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March 22, 2020 by Phoebe Friesen, PhD & Christina Wusinich, MS

An Integration of Open Dialogue and Intentional Peer Support in Parachute NYC: Voices of Enrollees and Network Members

Parachute NYC

From 2012 to 2018, Parachute NYC offered a “soft landing” for people experiencing psychiatric crisis in New York City. Along with a respite center, Parachute mobile teams consisted of teams of health care professionals, including peer specialists, psychiatrists, social workers, and family therapists, who were each trained in the principles of Open Dialogue and Intentional Peer Support. Open Dialogue, developed in Western Lapland in Finland, espouses a practice of healing through polyphonic (many voices) dialogue within a non-hierarchical network, tolerating uncertainty, and treating every utterance as meaningful and rational. Intentional Peer Support, developed by and for peer specialists, embraces crisis as opportunity, mutual accountability within partnerships, and trauma-informed care. Parachute represented the first instance in which peer specialists were integrated into the Open Dialogue model.

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March 15, 2020 by Caroline Mazel-Carlton

The voices that I hear

The voices that I hear were very amped up before our historic first facilitator training in Florida.  Like a lot of voice-hearers when I experience something new, my experiences can become louder or more intense.

My Voices had questions about whether what we were about to try was going to work.  Whether the two-track training we had recently developed, honoring the different needs of groups for voice-hearers and groups for their family members could have the same transformative power as the other trainings we had held across the country.

I decided to visit a peaceful place before the training began and headed to a nearby Japanese garden.  As I bought my ticket to the garden, something caught my eye.

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March 8, 2020 by Leah Harris

The Hearing Voices Network Hits the Mainstream!

The Hearing Voices movement began in Europe in the late 1980s when Marius Romme, a psychiatrist, realized that his training and therapeutic techniques were not helping one of his patients to manage the voices in her head. In listening to Patsy Hage, Romme began to wonder if maybe other voice-hearers might be in a better position to help her than he was. His hunch turned out to be correct, and the Hearing Voices Network (HVN) was co-founded by Romme and Hage in 1987.

The HVN is a peer-to-peer, nonclinical support group based on the radical idea that voice-hearing is not automatically a sign of pathology. Unlike traditional methods that encourage voice hearers not to engage with or listen to their voices, the HVN takes the opposite approach: voice-hearers are encouraged to explore and discover for themselves what their voices mean. The groups also provide social support and acceptance– something that is vitally important given the social distancing and isolation often reported by voice hearers. And the groups offer practical strategies for living with and managing voices.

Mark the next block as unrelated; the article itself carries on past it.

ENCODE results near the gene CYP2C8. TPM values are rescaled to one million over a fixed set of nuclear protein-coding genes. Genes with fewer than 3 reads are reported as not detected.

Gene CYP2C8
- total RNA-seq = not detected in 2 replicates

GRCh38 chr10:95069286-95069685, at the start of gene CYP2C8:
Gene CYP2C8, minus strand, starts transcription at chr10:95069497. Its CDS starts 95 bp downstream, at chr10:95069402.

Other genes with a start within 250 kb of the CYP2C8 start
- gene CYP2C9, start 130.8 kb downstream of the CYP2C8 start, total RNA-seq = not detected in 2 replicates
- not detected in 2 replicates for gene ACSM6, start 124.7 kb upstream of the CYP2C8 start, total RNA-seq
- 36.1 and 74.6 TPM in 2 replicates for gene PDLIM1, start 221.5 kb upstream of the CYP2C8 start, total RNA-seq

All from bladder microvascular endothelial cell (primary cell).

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February 13, 2020 by Caroline Mazel-Carlton

Beyond Possible: How the Hearing Voices Approach Transforms Lives

In the United States, media representations of voice-hearers are rare and mostly negative.  When our stories *are* shared, we are often portrayed as one-dimensional, irrational, violent or unable to contribute to our communities.  Research indicates that one in ten people hear voices at some point in their adult lives, however; negative media representation leads many to stay silent about these experiences.  We now know that that silence and isolation can make an experience of hearing voices more distressing and harder to navigate.

With the Hearing Voices approach, we create space for voice-hearers to share their experiences in all their individual complexity.  We see over and over the healing value of articulating what our voices say, how long they have been in our lives, and what life events they might relate to.  We have seen the importance of making room for trauma-informed and culturally-competent understandings of both why voices/visions occur and what healing practices are available.

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January 28, 2020 by Monica Gullotta

Can a Diagnosis be Detrimental?

Is diagnosing a person and labeling them as mentally ill truly helpful? Ironically, when I first entered therapy it was because I feared mental illness. I did my best going to therapy for over 16 years, but to no avail. I received not one diagnosis but four of them. I finally realized that the mental health system is designed primarily to diagnose and place labels on human beings. These diagnoses or labels not only deem people to be mentally ill or defective, they also often prevent people from reaching their true potential.

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January 16, 2020 by Leah Harris

Real help for families and friends of voice hearers